KABUL, Afghanistan — Afghanistan is increasingly relying on a "cheap but dangerous" national militia of some 30,000 fighters, some of whom have committed serious abuses in the communities they are supposed to protect, an international research group said Thursday.
The International Crisis Group said members of the militia force, known as the Afghan Local Police, have killed civilians and committed fraud, theft, rape, kidnapping, drugs trafficking and extortion.
The government has come to rely on the ALP and other local militias as it struggles to fend off Taliban attacks. The insurgents launched their annual spring offensive in April -- the first since U.S. and NATO forces formally concluded their combat mission at the end of last year.
The ALP is a pro-government militia which emerged from U.S. efforts to mobilize rural communities against the Taliban. Today the militiamen fight on the front lines, losing men at three to six times the rate of soldiers and police while costing just $120 million a year, the ICG said.
But the militiamen are increasingly acting as vigilantes and power brokers in the areas they are supposed to police, and the government is finding it harder to rein them in, the ICG said, citing unnamed officials.
The report said that 20 percent of U.S. special forces teams mentoring ALP units in 2011 reported ALP members committing physical abuse and violence; 12 percent reported bribe-taking. They also reported salary fraud, theft, rape, drug trafficking and abuse, as well as selling or renting ALP weapons and vehicles.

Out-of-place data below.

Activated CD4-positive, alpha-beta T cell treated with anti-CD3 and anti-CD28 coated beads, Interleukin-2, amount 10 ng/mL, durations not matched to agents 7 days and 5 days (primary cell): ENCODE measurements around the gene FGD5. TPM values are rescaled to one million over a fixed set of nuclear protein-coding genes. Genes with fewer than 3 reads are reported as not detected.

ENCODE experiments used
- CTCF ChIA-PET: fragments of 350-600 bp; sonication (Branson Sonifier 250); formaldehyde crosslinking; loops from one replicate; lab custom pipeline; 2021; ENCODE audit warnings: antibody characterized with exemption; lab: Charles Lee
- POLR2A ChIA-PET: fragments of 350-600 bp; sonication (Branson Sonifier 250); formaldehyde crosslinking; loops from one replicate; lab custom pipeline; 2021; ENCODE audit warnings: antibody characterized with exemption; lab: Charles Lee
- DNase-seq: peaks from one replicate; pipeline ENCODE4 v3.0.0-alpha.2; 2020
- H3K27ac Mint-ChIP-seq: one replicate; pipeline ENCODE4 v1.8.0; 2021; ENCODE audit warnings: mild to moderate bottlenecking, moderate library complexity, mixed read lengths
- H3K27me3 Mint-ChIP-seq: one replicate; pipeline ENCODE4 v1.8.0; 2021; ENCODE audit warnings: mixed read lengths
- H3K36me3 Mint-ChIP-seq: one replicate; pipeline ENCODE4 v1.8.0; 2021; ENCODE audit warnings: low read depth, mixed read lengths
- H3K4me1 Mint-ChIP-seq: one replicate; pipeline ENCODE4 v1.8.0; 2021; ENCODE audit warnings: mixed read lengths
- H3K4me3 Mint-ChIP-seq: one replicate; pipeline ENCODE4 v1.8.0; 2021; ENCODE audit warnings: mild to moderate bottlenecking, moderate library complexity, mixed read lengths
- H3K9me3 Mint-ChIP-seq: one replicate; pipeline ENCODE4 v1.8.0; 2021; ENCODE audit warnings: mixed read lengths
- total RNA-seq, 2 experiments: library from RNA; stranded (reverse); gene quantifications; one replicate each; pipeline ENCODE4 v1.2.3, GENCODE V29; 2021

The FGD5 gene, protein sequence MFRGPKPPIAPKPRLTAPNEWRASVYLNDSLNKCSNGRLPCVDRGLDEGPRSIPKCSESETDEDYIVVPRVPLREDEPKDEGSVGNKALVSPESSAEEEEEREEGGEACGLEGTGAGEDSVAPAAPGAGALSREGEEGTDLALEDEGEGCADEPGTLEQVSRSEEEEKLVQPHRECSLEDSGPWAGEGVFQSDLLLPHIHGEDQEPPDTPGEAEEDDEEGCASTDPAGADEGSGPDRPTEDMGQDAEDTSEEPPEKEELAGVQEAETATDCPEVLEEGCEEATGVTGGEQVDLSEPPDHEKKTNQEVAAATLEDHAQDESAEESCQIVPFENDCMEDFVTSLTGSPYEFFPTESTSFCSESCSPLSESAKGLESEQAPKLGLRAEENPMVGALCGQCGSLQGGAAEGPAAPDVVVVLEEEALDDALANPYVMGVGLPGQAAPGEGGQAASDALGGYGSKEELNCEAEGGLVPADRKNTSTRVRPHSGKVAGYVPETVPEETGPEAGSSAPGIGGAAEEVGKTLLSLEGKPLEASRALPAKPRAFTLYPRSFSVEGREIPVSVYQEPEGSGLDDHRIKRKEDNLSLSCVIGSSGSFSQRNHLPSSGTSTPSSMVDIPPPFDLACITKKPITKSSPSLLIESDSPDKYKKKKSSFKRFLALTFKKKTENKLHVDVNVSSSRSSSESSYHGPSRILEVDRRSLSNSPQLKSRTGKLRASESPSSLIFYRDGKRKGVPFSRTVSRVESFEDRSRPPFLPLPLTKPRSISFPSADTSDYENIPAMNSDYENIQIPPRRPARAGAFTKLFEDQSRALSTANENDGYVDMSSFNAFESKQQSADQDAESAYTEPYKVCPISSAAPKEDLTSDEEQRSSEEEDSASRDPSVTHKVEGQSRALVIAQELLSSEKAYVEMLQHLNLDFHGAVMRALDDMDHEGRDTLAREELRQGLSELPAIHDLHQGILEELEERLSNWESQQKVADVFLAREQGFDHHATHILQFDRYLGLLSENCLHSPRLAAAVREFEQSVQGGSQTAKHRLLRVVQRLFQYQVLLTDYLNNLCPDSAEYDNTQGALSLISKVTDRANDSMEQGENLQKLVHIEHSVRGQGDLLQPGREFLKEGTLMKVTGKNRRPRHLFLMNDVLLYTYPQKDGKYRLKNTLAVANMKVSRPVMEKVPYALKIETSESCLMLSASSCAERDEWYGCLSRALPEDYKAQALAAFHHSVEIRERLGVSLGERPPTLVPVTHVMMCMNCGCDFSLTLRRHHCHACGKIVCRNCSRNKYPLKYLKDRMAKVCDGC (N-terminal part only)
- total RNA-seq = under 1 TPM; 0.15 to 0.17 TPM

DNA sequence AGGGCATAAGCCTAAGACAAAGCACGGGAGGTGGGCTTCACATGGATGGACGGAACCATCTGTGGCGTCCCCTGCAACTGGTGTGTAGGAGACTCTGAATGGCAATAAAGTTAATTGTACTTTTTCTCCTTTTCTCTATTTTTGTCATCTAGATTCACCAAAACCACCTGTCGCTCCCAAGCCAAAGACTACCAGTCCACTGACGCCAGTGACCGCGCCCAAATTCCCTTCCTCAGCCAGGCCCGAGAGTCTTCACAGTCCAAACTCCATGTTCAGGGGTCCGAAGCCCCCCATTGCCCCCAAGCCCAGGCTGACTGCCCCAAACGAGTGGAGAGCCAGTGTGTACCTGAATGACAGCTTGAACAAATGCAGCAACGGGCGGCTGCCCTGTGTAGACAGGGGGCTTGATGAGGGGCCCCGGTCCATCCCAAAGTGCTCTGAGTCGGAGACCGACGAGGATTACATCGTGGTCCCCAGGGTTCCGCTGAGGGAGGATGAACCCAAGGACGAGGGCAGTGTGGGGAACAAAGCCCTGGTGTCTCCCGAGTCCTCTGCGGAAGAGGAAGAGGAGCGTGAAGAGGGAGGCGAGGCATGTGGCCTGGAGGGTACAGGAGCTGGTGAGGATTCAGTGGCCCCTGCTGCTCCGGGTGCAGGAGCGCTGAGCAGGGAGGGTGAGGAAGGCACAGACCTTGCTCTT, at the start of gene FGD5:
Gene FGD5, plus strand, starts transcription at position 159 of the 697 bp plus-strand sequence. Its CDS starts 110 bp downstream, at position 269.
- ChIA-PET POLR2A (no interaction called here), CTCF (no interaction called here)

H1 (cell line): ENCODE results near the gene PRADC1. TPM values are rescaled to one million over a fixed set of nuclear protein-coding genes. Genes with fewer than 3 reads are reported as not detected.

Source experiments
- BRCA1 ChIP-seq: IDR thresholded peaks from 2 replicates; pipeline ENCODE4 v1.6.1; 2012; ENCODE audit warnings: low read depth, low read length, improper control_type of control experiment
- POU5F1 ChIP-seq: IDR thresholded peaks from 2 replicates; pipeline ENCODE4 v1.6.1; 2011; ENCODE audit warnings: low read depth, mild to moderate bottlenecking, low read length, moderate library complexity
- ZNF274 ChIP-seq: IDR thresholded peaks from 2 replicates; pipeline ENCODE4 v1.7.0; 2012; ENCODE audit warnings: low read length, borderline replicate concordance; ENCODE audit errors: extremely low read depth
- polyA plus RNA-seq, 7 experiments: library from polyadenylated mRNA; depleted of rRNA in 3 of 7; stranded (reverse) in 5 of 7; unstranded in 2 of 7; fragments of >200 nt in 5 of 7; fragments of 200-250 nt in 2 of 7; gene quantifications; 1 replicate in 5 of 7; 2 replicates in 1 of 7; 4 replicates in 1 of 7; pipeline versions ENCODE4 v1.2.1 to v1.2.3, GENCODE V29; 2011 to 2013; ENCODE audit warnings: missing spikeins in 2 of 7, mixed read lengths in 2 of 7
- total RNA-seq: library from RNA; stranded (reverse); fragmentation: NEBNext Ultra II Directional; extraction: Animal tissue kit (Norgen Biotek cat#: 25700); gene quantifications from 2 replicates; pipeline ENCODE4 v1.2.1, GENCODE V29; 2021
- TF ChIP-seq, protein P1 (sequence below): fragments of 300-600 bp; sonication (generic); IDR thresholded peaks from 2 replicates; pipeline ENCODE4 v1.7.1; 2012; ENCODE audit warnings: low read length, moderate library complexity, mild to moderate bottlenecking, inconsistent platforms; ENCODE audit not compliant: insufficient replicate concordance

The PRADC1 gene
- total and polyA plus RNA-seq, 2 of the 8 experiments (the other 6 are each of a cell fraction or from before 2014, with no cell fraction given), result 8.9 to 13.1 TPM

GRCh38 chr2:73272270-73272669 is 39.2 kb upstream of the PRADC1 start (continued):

In northern Faryab province one unit was accused of rape, looting and using a dry well filled with snakes as a torture chamber, the ICG said.
In 2014, the United Nations recorded 53 civilians killed by pro-government militias, almost triple the 2013 number.
The ICG said the presence of the militiamen had not made communities safer, noting that in the five provinces without an ALP presence violence declined by 27 percent between 2010 and 2014. In the country as a whole during that period violence spiked 14 percent.
And in the northern Kunduz province, where the Taliban launched a major assault in April that almost saw them seize the provincial capital, the ICG report said ALP abuses had led residents to chase the militiamen out of some areas, clearing the way for the Taliban to advance.
The ICG report urged the Afghan government to strengthen oversight of the ALP, with regular reports on performance including human rights abuses. It said Kabul should also identify units that worsen security, reducing and eliminating them, and should not expand the program.